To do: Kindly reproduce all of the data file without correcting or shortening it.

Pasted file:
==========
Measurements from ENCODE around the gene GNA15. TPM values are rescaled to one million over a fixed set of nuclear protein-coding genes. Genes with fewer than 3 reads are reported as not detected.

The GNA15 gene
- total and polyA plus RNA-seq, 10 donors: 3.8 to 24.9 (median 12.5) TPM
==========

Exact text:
Measurements from ENCODE around the gene GNA15. TPM values are rescaled to one million over a fixed set of nuclear protein-coding genes. Genes with fewer than 3 reads are reported as not detected.

The GNA15 gene
- total and polyA plus RNA-seq, 10 donors: 3.8 to 24.9 (median 12.5) TPM